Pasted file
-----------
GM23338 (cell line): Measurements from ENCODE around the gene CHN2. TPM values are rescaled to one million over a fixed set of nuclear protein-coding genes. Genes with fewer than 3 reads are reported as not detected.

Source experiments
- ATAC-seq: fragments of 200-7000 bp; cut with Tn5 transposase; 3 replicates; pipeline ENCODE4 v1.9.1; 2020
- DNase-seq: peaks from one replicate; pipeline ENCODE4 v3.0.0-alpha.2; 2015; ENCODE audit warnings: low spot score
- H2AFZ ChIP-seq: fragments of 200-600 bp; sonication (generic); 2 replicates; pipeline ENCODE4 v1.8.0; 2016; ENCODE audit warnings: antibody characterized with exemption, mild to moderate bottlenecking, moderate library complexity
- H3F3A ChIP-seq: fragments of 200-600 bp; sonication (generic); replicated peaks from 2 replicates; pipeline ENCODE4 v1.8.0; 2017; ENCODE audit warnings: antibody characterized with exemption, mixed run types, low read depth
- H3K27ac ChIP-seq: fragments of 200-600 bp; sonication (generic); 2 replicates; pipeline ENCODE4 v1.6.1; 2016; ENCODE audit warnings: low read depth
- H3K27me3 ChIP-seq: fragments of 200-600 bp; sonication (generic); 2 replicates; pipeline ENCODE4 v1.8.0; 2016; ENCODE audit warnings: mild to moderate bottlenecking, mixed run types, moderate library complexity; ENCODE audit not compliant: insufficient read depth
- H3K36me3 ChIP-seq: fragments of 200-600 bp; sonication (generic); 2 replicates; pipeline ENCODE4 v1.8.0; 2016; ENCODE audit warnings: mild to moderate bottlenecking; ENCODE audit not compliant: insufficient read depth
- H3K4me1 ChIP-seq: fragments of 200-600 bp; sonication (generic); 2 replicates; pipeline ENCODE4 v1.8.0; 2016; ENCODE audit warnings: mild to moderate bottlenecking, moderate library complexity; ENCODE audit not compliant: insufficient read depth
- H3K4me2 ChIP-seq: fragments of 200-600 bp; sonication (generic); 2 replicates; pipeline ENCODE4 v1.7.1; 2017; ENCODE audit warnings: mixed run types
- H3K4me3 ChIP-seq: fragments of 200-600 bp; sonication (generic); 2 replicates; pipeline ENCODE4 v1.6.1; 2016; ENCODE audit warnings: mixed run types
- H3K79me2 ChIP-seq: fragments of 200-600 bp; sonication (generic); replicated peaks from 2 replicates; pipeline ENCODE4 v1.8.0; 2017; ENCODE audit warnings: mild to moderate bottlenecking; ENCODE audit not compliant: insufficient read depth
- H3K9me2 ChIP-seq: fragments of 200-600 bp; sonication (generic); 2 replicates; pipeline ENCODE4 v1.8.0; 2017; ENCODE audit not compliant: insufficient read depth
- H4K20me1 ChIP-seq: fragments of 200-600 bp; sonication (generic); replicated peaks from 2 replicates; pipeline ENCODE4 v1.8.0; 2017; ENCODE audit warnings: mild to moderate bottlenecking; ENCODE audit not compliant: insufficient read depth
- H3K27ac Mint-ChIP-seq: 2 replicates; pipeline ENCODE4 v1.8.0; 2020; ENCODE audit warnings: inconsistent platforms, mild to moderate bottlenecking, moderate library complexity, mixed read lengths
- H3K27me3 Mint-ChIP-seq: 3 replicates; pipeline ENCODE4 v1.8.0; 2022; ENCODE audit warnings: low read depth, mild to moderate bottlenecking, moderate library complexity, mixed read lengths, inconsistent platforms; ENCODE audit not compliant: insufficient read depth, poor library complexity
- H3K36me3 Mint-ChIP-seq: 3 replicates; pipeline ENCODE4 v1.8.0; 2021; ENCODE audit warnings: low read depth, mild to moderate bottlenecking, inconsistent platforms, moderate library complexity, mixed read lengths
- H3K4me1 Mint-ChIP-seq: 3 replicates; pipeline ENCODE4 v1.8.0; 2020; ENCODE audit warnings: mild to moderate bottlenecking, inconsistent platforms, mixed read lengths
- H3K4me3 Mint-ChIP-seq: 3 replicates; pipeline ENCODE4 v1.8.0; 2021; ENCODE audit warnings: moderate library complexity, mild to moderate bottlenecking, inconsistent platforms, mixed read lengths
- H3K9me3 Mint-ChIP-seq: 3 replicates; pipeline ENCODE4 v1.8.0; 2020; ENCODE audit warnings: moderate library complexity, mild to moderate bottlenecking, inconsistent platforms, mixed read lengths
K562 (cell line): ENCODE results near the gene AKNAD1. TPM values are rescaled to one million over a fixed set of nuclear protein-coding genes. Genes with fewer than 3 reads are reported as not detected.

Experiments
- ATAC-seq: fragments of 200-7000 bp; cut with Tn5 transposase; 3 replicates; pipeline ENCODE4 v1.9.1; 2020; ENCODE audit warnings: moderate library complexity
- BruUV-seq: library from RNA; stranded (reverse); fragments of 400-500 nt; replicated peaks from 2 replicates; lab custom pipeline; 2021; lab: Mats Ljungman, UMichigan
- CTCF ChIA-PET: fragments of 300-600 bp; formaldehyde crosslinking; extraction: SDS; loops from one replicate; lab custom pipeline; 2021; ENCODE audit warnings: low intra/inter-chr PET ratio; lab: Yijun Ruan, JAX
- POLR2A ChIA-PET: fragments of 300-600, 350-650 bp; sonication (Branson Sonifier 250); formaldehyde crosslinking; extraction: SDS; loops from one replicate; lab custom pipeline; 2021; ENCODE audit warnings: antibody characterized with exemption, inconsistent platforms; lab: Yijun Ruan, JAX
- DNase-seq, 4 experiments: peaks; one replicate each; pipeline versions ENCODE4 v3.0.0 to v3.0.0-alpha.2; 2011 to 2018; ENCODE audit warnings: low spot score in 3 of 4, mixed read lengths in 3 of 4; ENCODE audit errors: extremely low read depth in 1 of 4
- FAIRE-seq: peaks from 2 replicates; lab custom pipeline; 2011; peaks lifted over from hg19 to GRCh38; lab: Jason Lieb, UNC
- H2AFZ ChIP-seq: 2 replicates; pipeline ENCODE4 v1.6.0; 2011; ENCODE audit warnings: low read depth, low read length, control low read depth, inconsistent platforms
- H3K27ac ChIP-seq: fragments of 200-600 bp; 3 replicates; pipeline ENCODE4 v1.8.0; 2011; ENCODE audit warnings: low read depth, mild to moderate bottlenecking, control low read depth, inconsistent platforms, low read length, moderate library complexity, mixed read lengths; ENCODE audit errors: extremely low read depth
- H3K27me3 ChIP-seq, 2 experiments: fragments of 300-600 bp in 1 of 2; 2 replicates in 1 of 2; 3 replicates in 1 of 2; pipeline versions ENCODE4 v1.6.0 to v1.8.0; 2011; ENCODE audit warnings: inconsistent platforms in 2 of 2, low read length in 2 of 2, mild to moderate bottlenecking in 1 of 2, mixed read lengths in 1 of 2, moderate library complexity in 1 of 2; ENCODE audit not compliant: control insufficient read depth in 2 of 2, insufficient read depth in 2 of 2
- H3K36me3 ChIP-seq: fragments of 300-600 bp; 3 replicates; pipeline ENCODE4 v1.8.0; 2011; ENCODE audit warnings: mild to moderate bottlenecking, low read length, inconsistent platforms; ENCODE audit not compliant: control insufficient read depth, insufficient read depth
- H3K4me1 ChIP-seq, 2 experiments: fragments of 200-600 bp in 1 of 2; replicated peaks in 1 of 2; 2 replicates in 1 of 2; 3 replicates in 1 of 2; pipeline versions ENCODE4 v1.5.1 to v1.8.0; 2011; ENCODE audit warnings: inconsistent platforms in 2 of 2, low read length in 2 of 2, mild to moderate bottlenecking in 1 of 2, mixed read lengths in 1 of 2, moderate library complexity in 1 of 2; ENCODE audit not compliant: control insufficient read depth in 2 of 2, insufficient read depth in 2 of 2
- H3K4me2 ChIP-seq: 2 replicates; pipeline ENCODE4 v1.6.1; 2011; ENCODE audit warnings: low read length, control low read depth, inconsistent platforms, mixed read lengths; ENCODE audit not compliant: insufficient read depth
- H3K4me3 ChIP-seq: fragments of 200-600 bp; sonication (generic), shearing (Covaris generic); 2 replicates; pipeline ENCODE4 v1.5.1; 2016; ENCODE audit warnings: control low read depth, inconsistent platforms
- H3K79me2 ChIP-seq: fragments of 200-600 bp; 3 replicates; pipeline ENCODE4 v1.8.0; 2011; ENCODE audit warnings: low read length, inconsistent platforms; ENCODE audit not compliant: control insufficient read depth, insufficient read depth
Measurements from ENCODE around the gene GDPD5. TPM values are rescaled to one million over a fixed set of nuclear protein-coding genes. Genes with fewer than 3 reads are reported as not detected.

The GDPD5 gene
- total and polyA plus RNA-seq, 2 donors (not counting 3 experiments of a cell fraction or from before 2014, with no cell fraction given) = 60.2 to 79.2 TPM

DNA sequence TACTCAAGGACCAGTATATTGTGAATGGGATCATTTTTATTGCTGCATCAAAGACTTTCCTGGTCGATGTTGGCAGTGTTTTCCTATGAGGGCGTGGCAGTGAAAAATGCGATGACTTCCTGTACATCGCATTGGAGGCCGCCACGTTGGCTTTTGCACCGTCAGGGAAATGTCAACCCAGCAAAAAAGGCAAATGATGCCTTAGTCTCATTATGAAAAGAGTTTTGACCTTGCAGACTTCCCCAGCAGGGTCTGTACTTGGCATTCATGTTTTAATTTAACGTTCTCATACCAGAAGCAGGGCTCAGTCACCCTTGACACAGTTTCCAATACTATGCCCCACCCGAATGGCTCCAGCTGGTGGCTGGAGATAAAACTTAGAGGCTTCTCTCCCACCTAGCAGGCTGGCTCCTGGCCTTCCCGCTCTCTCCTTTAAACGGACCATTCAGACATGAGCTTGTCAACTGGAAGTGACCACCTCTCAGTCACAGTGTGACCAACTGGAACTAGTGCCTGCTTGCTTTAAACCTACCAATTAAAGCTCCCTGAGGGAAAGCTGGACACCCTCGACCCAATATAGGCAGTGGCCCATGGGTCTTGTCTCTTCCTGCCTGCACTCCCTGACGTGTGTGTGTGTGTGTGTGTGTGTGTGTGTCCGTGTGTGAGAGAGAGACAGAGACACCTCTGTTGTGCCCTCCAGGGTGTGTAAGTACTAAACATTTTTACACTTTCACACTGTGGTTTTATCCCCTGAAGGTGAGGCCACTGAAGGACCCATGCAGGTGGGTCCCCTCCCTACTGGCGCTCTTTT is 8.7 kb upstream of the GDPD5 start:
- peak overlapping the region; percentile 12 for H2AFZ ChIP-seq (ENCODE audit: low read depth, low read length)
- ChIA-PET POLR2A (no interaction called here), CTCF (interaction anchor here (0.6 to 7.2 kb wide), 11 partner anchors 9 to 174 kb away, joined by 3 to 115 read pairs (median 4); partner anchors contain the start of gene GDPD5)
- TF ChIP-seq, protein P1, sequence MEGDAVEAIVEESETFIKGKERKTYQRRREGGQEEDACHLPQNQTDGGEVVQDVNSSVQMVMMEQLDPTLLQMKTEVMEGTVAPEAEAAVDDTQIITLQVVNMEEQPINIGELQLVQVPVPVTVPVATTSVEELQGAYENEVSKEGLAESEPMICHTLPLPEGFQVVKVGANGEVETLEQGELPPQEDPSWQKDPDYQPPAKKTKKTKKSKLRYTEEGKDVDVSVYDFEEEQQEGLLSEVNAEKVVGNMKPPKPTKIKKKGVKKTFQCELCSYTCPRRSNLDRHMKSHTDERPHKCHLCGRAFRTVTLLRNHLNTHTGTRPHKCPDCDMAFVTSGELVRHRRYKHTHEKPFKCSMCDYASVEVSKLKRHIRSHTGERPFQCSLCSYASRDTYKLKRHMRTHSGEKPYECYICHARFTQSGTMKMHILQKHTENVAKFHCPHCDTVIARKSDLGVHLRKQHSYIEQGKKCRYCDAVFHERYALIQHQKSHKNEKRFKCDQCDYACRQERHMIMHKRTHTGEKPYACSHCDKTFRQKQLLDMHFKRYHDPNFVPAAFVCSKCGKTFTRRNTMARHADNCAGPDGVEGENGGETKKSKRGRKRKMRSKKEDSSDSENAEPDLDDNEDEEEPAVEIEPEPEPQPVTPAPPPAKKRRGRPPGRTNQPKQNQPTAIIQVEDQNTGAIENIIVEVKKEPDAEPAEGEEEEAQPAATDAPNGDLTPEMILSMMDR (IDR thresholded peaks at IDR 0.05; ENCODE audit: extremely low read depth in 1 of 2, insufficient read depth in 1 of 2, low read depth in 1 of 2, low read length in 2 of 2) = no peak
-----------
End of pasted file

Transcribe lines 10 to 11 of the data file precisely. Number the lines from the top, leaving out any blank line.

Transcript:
- H3K4me1 ChIP-seq: fragments of 200-600 bp; sonication (generic); 2 replicates; pipeline ENCODE4 v1.8.0; 2016; ENCODE audit warnings: mild to moderate bottlenecking, moderate library complexity; ENCODE audit not compliant: insufficient read depth
- H3K4me2 ChIP-seq: fragments of 200-600 bp; sonication (generic); 2 replicates; pipeline ENCODE4 v1.7.1; 2017; ENCODE audit warnings: mixed run types